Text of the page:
How to bail out when necessary
The last thing you want to do is go over the bars, because you don’t know where you’ll land. The best idea is to try to lay the bike sideways and slide to a halt with the bike as a barrier between you and obstacles.
If you need to get off quickly, ditch the bike by jumping off backwards. If you’re quick, you’ll be able to grab the rear wheel to stop it running away from you.
How to tackle obstacles (rocks and roots)
Once you’ve mastered the braking techniques to get you down really steep terrain, you need to learn how to tackle obstacles. If you approach something like a rock garden you need momentum to get over it – but momentum doesn’t necessarily mean speed.
Control your speed, then come off the brakes and preload your bike as if you’re about to bunny hop, then pummel through the rough stuff, keeping a good line.
Time it so your weight comes back onto the bike as you reach the end of the section – that way you’ll be able to land using the brakes.
Pre-load the suspension
On steep cambers, things like roots can make your tyres slide out from under you easily, so riding lightly over them will reduce your footprint on them, and therefore your chance of slipping. Compressing the bike before them and springing up will take your weight off the bike.
How to take on drops
Like when tackling obstacles, you have to control your speed before taking on drops. The one thing you shouldn’t do on a steep descent is roll off a drop – this could pitch you over the handlebars.
The best option is to lean back to keep the front wheel up and allow the rear wheel to leave and meet with the ground.
As you land, brake ﬁrmly to get the bike under control – otherwise you’ll pick up speed like a runaway train, and you won’t be able to muscle it back into control.
Utilise the wheelie drop
If riding slowly, you may not be able to raise the front wheel sufﬁciently to get off a drop safely, so learning to pedal in order to raise the front wheel is an essential skill.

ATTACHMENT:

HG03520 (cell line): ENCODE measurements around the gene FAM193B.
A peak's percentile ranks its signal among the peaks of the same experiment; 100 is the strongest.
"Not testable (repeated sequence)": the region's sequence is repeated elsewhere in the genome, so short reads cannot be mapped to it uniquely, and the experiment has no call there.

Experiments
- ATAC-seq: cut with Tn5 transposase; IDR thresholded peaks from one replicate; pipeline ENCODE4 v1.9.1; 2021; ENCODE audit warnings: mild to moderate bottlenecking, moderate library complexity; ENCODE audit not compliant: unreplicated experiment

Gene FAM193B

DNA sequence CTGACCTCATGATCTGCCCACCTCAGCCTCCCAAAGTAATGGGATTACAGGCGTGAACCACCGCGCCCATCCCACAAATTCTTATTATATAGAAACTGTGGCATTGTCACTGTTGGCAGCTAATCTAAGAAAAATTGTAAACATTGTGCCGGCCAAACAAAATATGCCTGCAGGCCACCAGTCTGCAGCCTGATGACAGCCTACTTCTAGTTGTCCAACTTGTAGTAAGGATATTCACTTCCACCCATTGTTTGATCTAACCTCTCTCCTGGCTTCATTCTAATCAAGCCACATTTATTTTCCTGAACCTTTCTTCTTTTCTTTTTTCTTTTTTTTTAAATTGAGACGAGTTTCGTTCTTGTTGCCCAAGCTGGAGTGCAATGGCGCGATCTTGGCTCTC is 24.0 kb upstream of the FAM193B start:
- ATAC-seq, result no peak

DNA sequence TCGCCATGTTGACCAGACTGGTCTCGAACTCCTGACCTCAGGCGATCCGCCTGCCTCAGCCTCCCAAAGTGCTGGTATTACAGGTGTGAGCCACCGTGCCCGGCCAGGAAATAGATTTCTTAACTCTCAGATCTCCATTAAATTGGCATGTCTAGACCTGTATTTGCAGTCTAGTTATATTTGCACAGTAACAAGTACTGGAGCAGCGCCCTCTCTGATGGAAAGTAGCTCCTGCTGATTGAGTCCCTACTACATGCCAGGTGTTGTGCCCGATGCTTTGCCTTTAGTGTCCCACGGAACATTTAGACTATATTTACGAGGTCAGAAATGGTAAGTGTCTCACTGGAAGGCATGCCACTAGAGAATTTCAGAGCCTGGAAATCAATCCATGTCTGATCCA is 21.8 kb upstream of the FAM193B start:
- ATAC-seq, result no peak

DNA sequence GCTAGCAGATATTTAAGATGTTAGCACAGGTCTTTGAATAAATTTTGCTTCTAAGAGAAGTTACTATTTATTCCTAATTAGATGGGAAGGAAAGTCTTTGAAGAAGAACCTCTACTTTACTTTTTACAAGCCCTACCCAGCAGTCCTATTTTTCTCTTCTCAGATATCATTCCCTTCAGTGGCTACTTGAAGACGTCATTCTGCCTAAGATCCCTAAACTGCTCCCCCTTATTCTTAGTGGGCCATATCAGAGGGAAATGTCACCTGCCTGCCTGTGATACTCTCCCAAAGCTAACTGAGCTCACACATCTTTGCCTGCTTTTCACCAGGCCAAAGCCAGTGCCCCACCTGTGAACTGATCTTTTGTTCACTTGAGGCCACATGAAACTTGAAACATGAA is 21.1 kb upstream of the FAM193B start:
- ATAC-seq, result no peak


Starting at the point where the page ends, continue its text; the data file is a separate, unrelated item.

Equipment tips for riding steep terrain
Keep your saddle low when tackling steep terrain. Seatposts such as the Crank Brothers’ Joplin are perfect because you can adjust them on the fly…
Until you’re really comfortable with steep terrain, ﬂat pedals are a must – unless you fancy vaulting over the bars while clipped in!
Brake lever position
If you spend a lot of time on steep terrain, you’ll beneﬁt from raising your brake levers. The nearer they are to your hands, the less you’ll have to struggle to reach them.
You will crash at some point, so make sure you are wearing good protection. Knee pads are a good idea, as are elbow guards and gloves. We shouldn’t have to mention a helmet…
High tyre pressure doesn’t allow the tyre to conform to the shape of the ground. Experiment with lower pressures to ﬁnd more grip – even as low as 20psi.
On a freeride bike you’re going to hit the chain rings and pedals on rocks and logs. Not everyone needs an outer chainring, so it may be worth buying a bashguard that’ll sit in place of the chainring.
Sufﬁcient rebound will stop the rear end being kicked about on drops and rocks, so get dialling.
Freeriding can sometimes seem scary, but with these tips and techniques, some practice, and the right attitude, soon you'll be throwing yourself down hills with the best of them.